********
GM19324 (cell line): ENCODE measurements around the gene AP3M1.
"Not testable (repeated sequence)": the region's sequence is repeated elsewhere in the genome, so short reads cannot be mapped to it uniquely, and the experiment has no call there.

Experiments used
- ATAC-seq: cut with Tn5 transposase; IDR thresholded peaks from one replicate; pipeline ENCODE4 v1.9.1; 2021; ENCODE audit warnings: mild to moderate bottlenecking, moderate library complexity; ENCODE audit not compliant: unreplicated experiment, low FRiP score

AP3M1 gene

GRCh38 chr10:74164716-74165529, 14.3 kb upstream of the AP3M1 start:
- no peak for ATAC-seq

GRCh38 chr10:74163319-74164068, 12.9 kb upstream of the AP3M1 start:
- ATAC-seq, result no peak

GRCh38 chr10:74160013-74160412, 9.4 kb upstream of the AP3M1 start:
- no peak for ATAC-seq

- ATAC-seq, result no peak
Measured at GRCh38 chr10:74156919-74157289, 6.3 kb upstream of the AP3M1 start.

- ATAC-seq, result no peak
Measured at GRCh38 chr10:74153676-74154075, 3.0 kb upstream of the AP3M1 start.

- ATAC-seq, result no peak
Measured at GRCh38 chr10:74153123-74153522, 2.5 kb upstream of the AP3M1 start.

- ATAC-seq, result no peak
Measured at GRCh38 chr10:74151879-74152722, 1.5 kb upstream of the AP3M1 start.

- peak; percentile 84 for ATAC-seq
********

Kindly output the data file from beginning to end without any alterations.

GM19324 (cell line): ENCODE measurements around the gene AP3M1.
"Not testable (repeated sequence)": the region's sequence is repeated elsewhere in the genome, so short reads cannot be mapped to it uniquely, and the experiment has no call there.

Experiments used
- ATAC-seq: cut with Tn5 transposase; IDR thresholded peaks from one replicate; pipeline ENCODE4 v1.9.1; 2021; ENCODE audit warnings: mild to moderate bottlenecking, moderate library complexity; ENCODE audit not compliant: unreplicated experiment, low FRiP score

AP3M1 gene

GRCh38 chr10:74164716-74165529, 14.3 kb upstream of the AP3M1 start:
- no peak for ATAC-seq

GRCh38 chr10:74163319-74164068, 12.9 kb upstream of the AP3M1 start:
- ATAC-seq, result no peak

GRCh38 chr10:74160013-74160412, 9.4 kb upstream of the AP3M1 start:
- no peak for ATAC-seq

- ATAC-seq, result no peak
Measured at GRCh38 chr10:74156919-74157289, 6.3 kb upstream of the AP3M1 start.

- ATAC-seq, result no peak
Measured at GRCh38 chr10:74153676-74154075, 3.0 kb upstream of the AP3M1 start.

- ATAC-seq, result no peak
Measured at GRCh38 chr10:74153123-74153522, 2.5 kb upstream of the AP3M1 start.

- ATAC-seq, result no peak
Measured at GRCh38 chr10:74151879-74152722, 1.5 kb upstream of the AP3M1 start.

- peak; percentile 84 for ATAC-seq